Yup, we’ve got that one

And more than one million more. Become a member today and read free for two weeks.

Read free for two weeks

A lifetime of wilderness adventures and the resulting insights relating to nature’s intricacies as experienced by a master in the art of primitive wilderness survival.

"Fire! Wake up! The shelter is on fire!"

His students affectionately call him "Doc Survival." He’s Quebec’s Indiana Jones in a forest setting. Searching for the treasures of the wilderness has been his life-long quest; with passion as his only guide, he has dared to penetrate the forest on its own terms, facing increasingly difficult challenges in the hope of becoming nature’s confidant, of learning her secrets.

Professor emeritus André-François Bourbeau holds a Guinness World Record for voluntary wilderness survival in the boreal forest. Herein lies his path and his stories, unadulterated: gritty and often comical mistakes punctuated by inspiring successes. What remains of this lifetime of experimentation is one man’s everlasting love of the wilderness and its intricacies, a rousing reflection on our own human priorities, and need for deep connection with the environment and other fellow beings.

Published: Dundurn on May 11, 2013
ISBN: 9781459706989
List price: $12.99
Read on Scribd mobile: iPhone, iPad and Android.
Availability for Wilderness Secrets Revealed: Adventures of a Survivor
With a 30 day free trial you can read online for free
  1. This book can be read on up to 6 mobile devices.
Clear rating

Andre-Francois Bourbeau is a survivor. He survived being airdropped into a Canadian forest for a month with nothing but what a random tourist was carrying around. He survived lighting his mother’s carpet after making his first friction fire (indoors). He survived leading sixteen kids on a camping trip and “accidentally” forgetting the eating utensils and flashlights. He survived being left alone in the woods with absolutely nothing but a bathing suit. In Wilderness Secrets Revealed, Bourbeau lets us in some of the survival tips and tricks he has discovered while out in nature.Bourbeau is the first person I have ever heard of to have earned an actual Ph.D. in wilderness survival education. His main method of gathering survival skills is to remove one item of gear from his pack each time he goes out. In time, and after a lot of trial and error, you can learn to survive off what you can find in the wilderness. This proves very useful when he legitimately forgets a piece of gear on expeditions. Apparently, you can make almost anything out of birch bark (shoes, umbrellas, cooking vessels, etc.). It’s no wonder he currently holds the Guinness world record for longest voluntary survival expedition (31 days). Best survival tool in the book: He once fashioned a tiny survival knife by flattening and sharpening his jeans zipper tab.While the stories do get a little repetitive, this book was a lot of fun and reads very quickly. You get to survive vicariously through Bourbeau’s experiences and live to tell the tale. He is clearly very excited by what he does for a living and that excitement seeps infectiously through the pages. His forays into re-enacting historical survival episodes, however, made me quite grateful for modern amenities. His survival tips give way later in the book to his philosophy both on ecology and life. Anyone with a penchant for the Great Outdoors or who watches Bear Grylls will get a kick out of this one.read more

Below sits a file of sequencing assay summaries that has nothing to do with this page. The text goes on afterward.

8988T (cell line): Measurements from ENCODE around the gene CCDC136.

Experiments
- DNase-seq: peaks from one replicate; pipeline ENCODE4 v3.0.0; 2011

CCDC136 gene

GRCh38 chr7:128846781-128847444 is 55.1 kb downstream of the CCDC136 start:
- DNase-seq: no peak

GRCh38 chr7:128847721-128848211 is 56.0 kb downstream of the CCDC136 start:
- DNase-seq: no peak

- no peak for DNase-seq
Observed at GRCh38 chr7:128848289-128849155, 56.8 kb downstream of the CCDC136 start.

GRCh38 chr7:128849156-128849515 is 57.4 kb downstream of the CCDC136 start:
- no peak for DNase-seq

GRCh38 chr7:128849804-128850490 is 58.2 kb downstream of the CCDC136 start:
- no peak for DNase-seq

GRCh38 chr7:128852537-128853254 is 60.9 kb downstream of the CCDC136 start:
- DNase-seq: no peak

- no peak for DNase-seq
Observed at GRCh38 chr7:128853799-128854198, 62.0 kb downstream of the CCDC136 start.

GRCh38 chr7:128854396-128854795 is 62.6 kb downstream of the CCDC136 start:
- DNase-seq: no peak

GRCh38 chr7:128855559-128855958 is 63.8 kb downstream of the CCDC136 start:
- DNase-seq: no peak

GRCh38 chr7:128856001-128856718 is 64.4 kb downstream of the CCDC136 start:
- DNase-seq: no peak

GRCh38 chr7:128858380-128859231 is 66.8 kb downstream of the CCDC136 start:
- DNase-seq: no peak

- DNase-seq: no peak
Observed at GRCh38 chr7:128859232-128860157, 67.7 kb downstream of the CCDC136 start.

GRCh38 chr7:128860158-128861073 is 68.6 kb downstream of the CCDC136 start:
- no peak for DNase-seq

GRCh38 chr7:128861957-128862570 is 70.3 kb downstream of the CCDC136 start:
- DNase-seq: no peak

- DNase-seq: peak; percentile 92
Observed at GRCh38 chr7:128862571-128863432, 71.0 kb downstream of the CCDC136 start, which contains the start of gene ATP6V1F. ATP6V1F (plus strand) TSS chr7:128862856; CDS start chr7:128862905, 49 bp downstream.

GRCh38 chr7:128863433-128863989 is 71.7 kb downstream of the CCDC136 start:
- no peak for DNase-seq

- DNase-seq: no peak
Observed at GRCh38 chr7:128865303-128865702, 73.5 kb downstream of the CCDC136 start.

Is this review helpful? Yes | NoThank you for your feedback.

Reviews

Andre-Francois Bourbeau is a survivor. He survived being airdropped into a Canadian forest for a month with nothing but what a random tourist was carrying around. He survived lighting his mother’s carpet after making his first friction fire (indoors). He survived leading sixteen kids on a camping trip and “accidentally” forgetting the eating utensils and flashlights. He survived being left alone in the woods with absolutely nothing but a bathing suit. In Wilderness Secrets Revealed, Bourbeau lets us in some of the survival tips and tricks he has discovered while out in nature.Bourbeau is the first person I have ever heard of to have earned an actual Ph.D. in wilderness survival education. His main method of gathering survival skills is to remove one item of gear from his pack each time he goes out. In time, and after a lot of trial and error, you can learn to survive off what you can find in the wilderness. This proves very useful when he legitimately forgets a piece of gear on expeditions. Apparently, you can make almost anything out of birch bark (shoes, umbrellas, cooking vessels, etc.). It’s no wonder he currently holds the Guinness world record for longest voluntary survival expedition (31 days). Best survival tool in the book: He once fashioned a tiny survival knife by flattening and sharpening his jeans zipper tab.While the stories do get a little repetitive, this book was a lot of fun and reads very quickly. You get to survive vicariously through Bourbeau’s experiences and live to tell the tale. He is clearly very excited by what he does for a living and that excitement seeps infectiously through the pages. His forays into re-enacting historical survival episodes, however, made me quite grateful for modern amenities. His survival tips give way later in the book to his philosophy both on ecology and life. Anyone with a penchant for the Great Outdoors or who watches Bear Grylls will get a kick out of this one.
Is this review helpful? Yes | NoThank you for your feedback.
scribd